Kelly Flowers

writer

Who Am I?


Born in Alaska.

Raised in Hawaii.

Bibliophile.

Adventurer.

Writer.

Sugar Junky.

 

By day, I’m a business writer doing über cool stuff like writing press releases, ad copy, business plans and magazine articles. And I’m a mom, doing mom things.

But by night, I’m a novelist/poet/essayist that enjoys slipping into writing time warps and surfacing hours later.

Currently, my life is hijacked by a speculative trilogy I’m writing.
It’s a little Inception, a little Time Travelers Wife.
It’s a little Hunger Games and a little What Dreams May Come.
It’s a lot wild ride.
In TRANSCENDENTS, Evan, awakens in an ethereal lab, disoriented after the death of his wife and his own subsequent suicide. He learns he’s being recruited to Metalab, an organization that has unlocked the key to accelerating soul evolution in people called transcendents. To create leaders for the “good of humanity”, these transcendents experience an entire lifetime each day, causing their soul to develop at warp speed, but not without side affect.
Evan hesitates to commit to the noble cause of soul acceleration until he sees that his transcendent is Mara, the wife whose death devastated him. Indoctrinated by Metalab, Evan gladly begins virtual lives, or sessions, with Mara, but soon discovers that the human spirit is not so easily tinkered with and that true love is stronger than the lives that confine it.

I’m wrapping up book two in the trilogy, AS SNAKES TO STARS and have book three in my sights.
So if I’m slow to reply on my blog, just know I’m unhealthily hunched over a computer somewhere, uplit by pale screen and lost in manic, whisper-to-yourself obsession.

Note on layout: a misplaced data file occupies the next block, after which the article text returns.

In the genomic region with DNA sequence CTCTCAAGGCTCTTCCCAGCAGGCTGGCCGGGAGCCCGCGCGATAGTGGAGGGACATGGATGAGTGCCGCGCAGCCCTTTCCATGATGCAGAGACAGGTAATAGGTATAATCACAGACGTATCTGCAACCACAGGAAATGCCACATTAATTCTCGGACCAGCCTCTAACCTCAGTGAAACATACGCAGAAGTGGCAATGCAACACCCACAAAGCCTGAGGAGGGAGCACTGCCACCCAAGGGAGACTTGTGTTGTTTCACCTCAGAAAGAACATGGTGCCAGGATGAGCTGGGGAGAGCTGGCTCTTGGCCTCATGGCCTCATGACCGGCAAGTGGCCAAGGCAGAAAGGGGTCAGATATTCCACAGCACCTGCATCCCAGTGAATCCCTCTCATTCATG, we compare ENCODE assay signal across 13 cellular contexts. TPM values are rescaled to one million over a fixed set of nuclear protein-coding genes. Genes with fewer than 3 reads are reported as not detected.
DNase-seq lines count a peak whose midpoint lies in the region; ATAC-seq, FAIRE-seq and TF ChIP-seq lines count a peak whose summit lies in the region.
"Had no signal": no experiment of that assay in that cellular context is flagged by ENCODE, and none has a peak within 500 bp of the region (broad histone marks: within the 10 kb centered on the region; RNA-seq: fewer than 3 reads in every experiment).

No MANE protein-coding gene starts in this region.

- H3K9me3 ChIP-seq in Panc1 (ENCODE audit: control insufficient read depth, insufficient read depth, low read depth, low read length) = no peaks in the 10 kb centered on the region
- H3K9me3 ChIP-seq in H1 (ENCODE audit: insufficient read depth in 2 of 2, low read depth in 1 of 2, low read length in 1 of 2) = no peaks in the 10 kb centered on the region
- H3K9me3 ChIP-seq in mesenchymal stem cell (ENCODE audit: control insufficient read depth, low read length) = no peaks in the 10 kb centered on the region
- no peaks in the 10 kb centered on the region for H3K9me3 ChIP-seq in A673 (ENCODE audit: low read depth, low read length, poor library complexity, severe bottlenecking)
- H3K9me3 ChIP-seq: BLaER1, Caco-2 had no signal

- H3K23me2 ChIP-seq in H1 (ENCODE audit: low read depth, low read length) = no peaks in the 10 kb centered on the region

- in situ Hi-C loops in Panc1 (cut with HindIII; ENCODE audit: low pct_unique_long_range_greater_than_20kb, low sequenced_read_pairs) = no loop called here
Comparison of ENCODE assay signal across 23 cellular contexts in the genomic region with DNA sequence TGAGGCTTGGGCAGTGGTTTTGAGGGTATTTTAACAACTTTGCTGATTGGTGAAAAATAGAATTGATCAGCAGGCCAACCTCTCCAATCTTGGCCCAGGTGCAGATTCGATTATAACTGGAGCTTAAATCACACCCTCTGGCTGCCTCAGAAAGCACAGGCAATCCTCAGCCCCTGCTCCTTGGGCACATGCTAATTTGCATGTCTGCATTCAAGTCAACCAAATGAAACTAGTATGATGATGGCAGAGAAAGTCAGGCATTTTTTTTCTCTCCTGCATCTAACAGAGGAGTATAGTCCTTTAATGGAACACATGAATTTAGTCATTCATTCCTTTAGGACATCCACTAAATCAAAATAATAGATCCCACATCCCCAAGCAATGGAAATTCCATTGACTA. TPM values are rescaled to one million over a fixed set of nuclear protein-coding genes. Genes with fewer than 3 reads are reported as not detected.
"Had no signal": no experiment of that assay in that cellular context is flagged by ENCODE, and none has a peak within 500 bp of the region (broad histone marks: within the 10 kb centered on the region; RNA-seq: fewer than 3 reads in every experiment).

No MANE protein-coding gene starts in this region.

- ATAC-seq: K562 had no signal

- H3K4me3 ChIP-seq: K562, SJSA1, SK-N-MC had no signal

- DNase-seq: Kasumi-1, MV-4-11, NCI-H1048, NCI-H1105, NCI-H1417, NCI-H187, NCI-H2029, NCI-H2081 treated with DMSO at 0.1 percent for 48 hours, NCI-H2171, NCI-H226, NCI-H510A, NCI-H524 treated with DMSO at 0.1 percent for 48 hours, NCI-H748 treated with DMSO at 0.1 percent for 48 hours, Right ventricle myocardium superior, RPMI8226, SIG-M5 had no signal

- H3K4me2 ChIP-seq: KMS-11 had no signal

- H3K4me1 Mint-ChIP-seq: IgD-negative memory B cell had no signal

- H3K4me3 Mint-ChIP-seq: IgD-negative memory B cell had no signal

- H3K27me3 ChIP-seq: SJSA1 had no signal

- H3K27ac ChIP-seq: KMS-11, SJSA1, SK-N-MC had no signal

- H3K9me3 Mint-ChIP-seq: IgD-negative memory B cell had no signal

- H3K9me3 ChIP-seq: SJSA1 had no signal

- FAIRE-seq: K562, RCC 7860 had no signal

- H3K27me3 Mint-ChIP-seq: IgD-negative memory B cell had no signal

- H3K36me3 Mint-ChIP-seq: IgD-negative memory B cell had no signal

My previous novel in the mill is GONE DARK, a work of literary fiction:

GONE DARK tells the story of Sam, a haole (foreigner/white) teenage girl who feels trapped in small town Hawaii. Sam’s mother, Carol, a seemingly selfless woman with a compulsion to fix wounded animals, has committed to rehabilitate an affable, lifelong methamphetamine addict named Brandon. Unbeknownst to Sam, her mother has been carefully hiding from a dangerous past for over a decade, a betrayal that will undermine everything Sam knows about her own life. When Carol’s past finds her, she must choose to confront her fears or follow her instinct to run, with the fate of a broken man, and the relationship with her daughter, hanging in the balance.

Told from multiple perspectives, each character lends a faceted picture of addiction, life in the islands of Hawaii, the notion of home and the power of fear. The setting in Hawaii is, in itself, a dominant character in the story, with the rich use of the local dialect, pidgin, throughout. Hawaii has a natural juxtaposition of struggle and acceptance; paradise and poverty, with a delicate tension between locals and foreigners and a deep undercurrent of drugs and addiction.

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